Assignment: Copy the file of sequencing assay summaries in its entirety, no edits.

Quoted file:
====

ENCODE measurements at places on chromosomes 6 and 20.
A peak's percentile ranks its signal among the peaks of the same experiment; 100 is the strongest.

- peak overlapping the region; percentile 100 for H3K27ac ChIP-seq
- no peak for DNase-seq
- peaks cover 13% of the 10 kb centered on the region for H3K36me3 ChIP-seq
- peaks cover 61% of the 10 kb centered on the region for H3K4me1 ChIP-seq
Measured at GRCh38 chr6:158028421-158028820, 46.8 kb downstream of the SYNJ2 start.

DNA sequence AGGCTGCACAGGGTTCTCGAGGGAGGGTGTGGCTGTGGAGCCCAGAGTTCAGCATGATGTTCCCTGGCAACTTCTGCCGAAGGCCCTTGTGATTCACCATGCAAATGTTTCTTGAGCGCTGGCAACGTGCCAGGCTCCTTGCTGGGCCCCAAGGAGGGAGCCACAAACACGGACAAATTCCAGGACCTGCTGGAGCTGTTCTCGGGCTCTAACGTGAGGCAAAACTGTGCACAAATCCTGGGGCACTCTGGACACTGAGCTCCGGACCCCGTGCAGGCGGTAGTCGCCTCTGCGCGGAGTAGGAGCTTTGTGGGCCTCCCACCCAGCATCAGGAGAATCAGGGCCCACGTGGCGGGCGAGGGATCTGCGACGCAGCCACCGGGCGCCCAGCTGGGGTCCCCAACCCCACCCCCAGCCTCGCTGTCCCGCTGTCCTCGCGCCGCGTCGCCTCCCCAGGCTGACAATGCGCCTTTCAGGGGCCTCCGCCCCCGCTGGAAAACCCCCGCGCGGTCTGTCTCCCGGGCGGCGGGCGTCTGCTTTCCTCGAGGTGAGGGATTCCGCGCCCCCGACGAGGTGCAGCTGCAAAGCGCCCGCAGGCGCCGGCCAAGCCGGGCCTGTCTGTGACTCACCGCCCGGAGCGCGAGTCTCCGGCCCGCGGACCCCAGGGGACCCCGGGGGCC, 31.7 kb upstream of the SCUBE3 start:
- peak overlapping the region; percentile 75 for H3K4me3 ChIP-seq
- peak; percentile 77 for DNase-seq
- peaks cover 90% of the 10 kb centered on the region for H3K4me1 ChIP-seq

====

ENCODE measurements at places on chromosomes 6 and 20.
A peak's percentile ranks its signal among the peaks of the same experiment; 100 is the strongest.

- peak overlapping the region; percentile 100 for H3K27ac ChIP-seq
- no peak for DNase-seq
- peaks cover 13% of the 10 kb centered on the region for H3K36me3 ChIP-seq
- peaks cover 61% of the 10 kb centered on the region for H3K4me1 ChIP-seq
Measured at GRCh38 chr6:158028421-158028820, 46.8 kb downstream of the SYNJ2 start.

DNA sequence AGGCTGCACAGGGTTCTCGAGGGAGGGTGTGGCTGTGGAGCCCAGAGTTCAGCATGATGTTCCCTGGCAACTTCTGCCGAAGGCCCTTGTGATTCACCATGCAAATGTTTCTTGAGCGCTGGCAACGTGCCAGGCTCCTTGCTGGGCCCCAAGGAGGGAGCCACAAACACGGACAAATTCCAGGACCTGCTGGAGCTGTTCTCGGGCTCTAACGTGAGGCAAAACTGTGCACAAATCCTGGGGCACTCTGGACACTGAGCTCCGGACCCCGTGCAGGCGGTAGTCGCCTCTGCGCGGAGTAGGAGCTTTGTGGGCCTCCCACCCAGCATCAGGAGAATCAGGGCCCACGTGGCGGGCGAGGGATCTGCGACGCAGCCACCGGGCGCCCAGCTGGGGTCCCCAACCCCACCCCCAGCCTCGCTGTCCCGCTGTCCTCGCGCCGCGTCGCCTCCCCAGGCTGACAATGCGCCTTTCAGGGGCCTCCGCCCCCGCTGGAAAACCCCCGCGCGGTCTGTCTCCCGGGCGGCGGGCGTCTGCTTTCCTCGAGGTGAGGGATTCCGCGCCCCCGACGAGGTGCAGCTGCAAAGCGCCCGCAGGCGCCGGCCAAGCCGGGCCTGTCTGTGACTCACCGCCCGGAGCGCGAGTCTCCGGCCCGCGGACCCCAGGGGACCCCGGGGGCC, 31.7 kb upstream of the SCUBE3 start:
- peak overlapping the region; percentile 75 for H3K4me3 ChIP-seq
- peak; percentile 77 for DNase-seq
- peaks cover 90% of the 10 kb centered on the region for H3K4me1 ChIP-seq